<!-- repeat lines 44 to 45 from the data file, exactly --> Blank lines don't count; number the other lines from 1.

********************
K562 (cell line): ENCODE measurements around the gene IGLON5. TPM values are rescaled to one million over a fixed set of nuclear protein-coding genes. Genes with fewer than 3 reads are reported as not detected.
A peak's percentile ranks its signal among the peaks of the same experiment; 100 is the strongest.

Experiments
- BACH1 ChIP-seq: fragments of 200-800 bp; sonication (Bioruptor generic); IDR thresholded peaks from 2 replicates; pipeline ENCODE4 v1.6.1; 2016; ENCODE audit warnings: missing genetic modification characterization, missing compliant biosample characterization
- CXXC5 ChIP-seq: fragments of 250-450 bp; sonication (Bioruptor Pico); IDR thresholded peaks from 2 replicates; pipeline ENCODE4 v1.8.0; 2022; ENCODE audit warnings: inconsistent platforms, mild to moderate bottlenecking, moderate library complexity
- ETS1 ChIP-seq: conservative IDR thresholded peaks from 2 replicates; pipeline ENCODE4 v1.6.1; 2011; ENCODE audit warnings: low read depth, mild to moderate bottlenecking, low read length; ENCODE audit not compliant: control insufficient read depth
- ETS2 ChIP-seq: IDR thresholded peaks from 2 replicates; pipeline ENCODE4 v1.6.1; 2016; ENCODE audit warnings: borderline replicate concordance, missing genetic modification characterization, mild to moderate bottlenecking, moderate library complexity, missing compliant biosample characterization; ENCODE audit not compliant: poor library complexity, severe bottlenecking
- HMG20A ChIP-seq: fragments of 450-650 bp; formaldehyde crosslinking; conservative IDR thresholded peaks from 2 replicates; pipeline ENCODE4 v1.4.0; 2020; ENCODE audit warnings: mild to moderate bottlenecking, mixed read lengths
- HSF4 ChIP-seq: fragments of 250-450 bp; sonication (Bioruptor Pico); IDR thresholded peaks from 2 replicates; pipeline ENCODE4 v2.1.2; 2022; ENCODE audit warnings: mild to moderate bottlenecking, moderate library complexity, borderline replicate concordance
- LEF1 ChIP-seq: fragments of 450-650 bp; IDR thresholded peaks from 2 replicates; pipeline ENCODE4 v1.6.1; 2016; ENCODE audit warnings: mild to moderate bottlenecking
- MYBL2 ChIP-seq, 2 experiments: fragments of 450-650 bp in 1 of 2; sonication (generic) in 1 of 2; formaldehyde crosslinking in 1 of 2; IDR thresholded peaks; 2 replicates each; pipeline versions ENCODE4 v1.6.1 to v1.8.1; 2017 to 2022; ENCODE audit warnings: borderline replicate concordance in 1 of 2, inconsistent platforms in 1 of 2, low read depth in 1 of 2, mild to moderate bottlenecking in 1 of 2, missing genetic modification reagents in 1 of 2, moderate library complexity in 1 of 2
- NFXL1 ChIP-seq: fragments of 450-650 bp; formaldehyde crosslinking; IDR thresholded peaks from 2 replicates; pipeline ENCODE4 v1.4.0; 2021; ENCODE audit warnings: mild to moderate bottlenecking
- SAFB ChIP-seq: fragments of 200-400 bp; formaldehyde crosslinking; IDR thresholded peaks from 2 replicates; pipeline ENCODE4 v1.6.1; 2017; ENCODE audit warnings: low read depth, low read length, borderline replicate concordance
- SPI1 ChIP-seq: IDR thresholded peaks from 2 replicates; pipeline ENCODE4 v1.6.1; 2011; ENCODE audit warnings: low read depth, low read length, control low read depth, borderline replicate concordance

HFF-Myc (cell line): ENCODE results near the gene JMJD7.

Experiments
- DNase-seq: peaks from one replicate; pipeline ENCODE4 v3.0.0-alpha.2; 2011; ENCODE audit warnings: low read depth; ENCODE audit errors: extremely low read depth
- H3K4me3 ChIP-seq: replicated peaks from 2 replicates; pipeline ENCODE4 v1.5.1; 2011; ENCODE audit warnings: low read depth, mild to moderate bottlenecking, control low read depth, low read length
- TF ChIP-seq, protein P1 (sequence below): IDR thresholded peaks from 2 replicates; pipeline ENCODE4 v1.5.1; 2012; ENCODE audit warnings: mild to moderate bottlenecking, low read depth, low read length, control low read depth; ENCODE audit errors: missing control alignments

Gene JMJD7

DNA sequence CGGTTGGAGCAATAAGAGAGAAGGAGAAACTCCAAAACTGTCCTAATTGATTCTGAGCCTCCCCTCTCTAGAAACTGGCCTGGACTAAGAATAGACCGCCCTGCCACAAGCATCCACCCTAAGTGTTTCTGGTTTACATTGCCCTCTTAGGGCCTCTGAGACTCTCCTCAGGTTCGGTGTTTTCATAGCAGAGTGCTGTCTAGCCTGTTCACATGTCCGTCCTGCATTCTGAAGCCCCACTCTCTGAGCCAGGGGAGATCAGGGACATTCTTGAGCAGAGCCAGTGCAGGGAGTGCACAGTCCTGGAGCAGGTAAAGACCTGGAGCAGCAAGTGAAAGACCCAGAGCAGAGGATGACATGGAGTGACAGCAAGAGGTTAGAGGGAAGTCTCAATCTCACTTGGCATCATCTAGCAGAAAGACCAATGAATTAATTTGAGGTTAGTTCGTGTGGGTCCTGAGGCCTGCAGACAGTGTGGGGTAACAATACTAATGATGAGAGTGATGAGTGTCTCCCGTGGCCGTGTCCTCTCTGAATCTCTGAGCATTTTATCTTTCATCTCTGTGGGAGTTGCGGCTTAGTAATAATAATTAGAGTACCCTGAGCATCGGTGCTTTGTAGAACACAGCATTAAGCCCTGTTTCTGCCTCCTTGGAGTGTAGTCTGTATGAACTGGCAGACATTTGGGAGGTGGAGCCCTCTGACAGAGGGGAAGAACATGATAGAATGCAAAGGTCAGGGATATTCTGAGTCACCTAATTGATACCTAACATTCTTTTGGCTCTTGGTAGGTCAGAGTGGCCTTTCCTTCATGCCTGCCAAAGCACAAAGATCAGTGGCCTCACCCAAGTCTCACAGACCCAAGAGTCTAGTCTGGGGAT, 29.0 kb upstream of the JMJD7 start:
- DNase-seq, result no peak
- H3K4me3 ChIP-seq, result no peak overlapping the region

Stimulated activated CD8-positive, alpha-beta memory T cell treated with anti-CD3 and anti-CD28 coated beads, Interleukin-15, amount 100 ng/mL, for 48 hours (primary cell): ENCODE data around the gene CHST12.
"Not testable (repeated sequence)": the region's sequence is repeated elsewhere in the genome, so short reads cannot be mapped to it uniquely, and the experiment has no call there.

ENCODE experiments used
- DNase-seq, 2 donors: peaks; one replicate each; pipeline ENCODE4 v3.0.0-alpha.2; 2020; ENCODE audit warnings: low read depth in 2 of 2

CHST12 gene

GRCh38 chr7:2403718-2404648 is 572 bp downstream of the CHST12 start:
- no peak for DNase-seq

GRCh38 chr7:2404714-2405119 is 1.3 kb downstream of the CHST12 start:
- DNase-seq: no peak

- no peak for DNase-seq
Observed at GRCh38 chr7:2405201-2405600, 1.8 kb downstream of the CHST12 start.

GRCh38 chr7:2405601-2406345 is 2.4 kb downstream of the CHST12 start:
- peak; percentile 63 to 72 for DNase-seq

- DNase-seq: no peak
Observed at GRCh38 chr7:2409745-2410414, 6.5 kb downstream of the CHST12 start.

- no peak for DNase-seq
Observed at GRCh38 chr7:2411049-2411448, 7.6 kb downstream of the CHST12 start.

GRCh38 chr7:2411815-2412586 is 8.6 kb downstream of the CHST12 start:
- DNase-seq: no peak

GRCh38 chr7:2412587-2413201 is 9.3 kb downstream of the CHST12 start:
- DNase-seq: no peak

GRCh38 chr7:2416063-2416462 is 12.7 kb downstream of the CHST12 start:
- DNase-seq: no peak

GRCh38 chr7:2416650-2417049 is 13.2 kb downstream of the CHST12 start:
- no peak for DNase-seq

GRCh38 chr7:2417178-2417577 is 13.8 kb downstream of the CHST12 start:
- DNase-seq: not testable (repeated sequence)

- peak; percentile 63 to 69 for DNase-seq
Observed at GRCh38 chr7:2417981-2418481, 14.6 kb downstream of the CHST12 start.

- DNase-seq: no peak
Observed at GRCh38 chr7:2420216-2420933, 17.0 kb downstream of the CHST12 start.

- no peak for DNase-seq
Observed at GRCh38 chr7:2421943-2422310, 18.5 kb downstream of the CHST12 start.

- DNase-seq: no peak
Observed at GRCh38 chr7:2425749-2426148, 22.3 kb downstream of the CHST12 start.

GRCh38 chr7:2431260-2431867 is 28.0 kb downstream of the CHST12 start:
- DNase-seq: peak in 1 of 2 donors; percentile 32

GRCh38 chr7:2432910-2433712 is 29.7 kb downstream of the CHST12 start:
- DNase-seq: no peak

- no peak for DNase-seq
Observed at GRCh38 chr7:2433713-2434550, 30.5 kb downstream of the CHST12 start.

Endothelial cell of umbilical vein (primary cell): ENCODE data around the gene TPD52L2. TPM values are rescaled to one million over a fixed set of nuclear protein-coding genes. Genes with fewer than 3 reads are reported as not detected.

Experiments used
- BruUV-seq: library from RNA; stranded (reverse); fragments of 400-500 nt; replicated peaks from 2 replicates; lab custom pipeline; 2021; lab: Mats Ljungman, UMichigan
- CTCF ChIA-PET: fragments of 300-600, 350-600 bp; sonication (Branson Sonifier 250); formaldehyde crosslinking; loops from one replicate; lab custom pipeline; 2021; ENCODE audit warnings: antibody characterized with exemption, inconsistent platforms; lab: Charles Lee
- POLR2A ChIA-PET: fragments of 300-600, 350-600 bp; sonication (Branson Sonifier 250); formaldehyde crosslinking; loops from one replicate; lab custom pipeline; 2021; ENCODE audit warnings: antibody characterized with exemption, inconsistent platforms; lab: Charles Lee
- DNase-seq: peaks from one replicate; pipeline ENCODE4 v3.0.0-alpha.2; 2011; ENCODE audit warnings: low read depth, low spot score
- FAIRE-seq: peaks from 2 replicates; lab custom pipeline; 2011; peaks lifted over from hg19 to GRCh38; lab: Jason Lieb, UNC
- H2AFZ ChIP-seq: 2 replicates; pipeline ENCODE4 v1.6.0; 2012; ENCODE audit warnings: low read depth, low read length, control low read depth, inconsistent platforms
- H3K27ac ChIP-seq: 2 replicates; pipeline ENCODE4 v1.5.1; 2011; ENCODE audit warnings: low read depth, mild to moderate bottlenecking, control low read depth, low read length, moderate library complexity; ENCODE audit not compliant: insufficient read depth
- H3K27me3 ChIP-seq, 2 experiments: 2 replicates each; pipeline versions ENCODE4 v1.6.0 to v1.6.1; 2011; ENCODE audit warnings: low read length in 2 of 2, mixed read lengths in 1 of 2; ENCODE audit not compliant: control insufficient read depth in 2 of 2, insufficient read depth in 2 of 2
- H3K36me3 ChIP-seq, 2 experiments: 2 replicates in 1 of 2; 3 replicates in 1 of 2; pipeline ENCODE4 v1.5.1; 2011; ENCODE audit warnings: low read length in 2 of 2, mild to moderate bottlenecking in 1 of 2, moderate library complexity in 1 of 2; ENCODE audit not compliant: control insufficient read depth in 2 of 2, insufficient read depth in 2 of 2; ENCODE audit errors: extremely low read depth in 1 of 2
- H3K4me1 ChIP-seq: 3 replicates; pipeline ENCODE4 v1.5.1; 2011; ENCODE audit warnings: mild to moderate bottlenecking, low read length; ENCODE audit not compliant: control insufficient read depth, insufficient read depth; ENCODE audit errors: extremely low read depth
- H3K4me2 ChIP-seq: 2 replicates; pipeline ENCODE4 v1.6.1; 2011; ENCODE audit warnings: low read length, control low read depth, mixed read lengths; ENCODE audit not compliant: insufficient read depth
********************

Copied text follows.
- DNase-seq: no peak

GRCh38 chr7:2416063-2416462 is 12.7 kb downstream of the CHST12 start: